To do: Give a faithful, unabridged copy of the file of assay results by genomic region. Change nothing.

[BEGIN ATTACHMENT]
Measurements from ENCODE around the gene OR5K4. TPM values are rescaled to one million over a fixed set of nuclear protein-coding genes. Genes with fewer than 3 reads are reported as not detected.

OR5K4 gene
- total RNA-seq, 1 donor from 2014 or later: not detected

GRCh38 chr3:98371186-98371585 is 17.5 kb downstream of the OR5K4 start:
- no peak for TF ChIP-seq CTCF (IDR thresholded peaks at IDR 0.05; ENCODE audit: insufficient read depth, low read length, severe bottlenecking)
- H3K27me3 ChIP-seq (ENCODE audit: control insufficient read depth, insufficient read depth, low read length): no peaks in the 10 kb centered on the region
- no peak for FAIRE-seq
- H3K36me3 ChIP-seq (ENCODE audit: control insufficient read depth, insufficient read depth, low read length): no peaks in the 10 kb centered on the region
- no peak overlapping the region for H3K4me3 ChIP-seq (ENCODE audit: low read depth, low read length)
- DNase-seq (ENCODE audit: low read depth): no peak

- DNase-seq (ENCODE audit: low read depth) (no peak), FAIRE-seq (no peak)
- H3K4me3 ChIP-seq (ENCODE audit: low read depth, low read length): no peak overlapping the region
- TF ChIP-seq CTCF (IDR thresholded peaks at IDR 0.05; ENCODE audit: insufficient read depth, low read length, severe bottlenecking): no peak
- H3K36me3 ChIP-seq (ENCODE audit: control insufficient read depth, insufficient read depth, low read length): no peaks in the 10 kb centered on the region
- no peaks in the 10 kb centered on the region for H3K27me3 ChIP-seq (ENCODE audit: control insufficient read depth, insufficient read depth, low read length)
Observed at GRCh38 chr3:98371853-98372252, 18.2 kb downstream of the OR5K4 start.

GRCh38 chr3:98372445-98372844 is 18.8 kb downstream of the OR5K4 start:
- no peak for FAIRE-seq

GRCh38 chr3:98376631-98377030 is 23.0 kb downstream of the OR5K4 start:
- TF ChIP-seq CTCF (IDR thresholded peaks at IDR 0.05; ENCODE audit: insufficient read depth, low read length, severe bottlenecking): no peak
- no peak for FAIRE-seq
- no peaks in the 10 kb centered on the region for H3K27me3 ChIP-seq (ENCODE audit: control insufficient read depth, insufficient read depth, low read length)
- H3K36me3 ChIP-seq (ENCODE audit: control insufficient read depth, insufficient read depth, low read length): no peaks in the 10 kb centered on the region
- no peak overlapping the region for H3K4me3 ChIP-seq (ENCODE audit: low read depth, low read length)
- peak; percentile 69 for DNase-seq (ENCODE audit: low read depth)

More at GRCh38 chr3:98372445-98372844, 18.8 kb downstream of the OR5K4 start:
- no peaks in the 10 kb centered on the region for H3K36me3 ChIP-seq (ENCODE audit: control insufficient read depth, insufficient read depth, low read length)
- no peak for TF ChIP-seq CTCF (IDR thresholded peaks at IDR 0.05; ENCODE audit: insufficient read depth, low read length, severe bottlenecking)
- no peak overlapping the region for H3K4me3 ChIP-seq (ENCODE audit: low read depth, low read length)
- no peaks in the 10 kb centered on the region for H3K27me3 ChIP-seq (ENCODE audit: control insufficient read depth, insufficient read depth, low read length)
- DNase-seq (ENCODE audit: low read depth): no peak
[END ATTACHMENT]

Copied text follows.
Measurements from ENCODE around the gene OR5K4. TPM values are rescaled to one million over a fixed set of nuclear protein-coding genes. Genes with fewer than 3 reads are reported as not detected.

OR5K4 gene
- total RNA-seq, 1 donor from 2014 or later: not detected

GRCh38 chr3:98371186-98371585 is 17.5 kb downstream of the OR5K4 start:
- no peak for TF ChIP-seq CTCF (IDR thresholded peaks at IDR 0.05; ENCODE audit: insufficient read depth, low read length, severe bottlenecking)
- H3K27me3 ChIP-seq (ENCODE audit: control insufficient read depth, insufficient read depth, low read length): no peaks in the 10 kb centered on the region
- no peak for FAIRE-seq
- H3K36me3 ChIP-seq (ENCODE audit: control insufficient read depth, insufficient read depth, low read length): no peaks in the 10 kb centered on the region
- no peak overlapping the region for H3K4me3 ChIP-seq (ENCODE audit: low read depth, low read length)
- DNase-seq (ENCODE audit: low read depth): no peak

- DNase-seq (ENCODE audit: low read depth) (no peak), FAIRE-seq (no peak)
- H3K4me3 ChIP-seq (ENCODE audit: low read depth, low read length): no peak overlapping the region
- TF ChIP-seq CTCF (IDR thresholded peaks at IDR 0.05; ENCODE audit: insufficient read depth, low read length, severe bottlenecking): no peak
- H3K36me3 ChIP-seq (ENCODE audit: control insufficient read depth, insufficient read depth, low read length): no peaks in the 10 kb centered on the region
- no peaks in the 10 kb centered on the region for H3K27me3 ChIP-seq (ENCODE audit: control insufficient read depth, insufficient read depth, low read length)
Observed at GRCh38 chr3:98371853-98372252, 18.2 kb downstream of the OR5K4 start.

GRCh38 chr3:98372445-98372844 is 18.8 kb downstream of the OR5K4 start:
- no peak for FAIRE-seq

GRCh38 chr3:98376631-98377030 is 23.0 kb downstream of the OR5K4 start:
- TF ChIP-seq CTCF (IDR thresholded peaks at IDR 0.05; ENCODE audit: insufficient read depth, low read length, severe bottlenecking): no peak
- no peak for FAIRE-seq
- no peaks in the 10 kb centered on the region for H3K27me3 ChIP-seq (ENCODE audit: control insufficient read depth, insufficient read depth, low read length)
- H3K36me3 ChIP-seq (ENCODE audit: control insufficient read depth, insufficient read depth, low read length): no peaks in the 10 kb centered on the region
- no peak overlapping the region for H3K4me3 ChIP-seq (ENCODE audit: low read depth, low read length)
- peak; percentile 69 for DNase-seq (ENCODE audit: low read depth)

More at GRCh38 chr3:98372445-98372844, 18.8 kb downstream of the OR5K4 start:
- no peaks in the 10 kb centered on the region for H3K36me3 ChIP-seq (ENCODE audit: control insufficient read depth, insufficient read depth, low read length)
- no peak for TF ChIP-seq CTCF (IDR thresholded peaks at IDR 0.05; ENCODE audit: insufficient read depth, low read length, severe bottlenecking)
- no peak overlapping the region for H3K4me3 ChIP-seq (ENCODE audit: low read depth, low read length)
- no peaks in the 10 kb centered on the region for H3K27me3 ChIP-seq (ENCODE audit: control insufficient read depth, insufficient read depth, low read length)
- DNase-seq (ENCODE audit: low read depth): no peak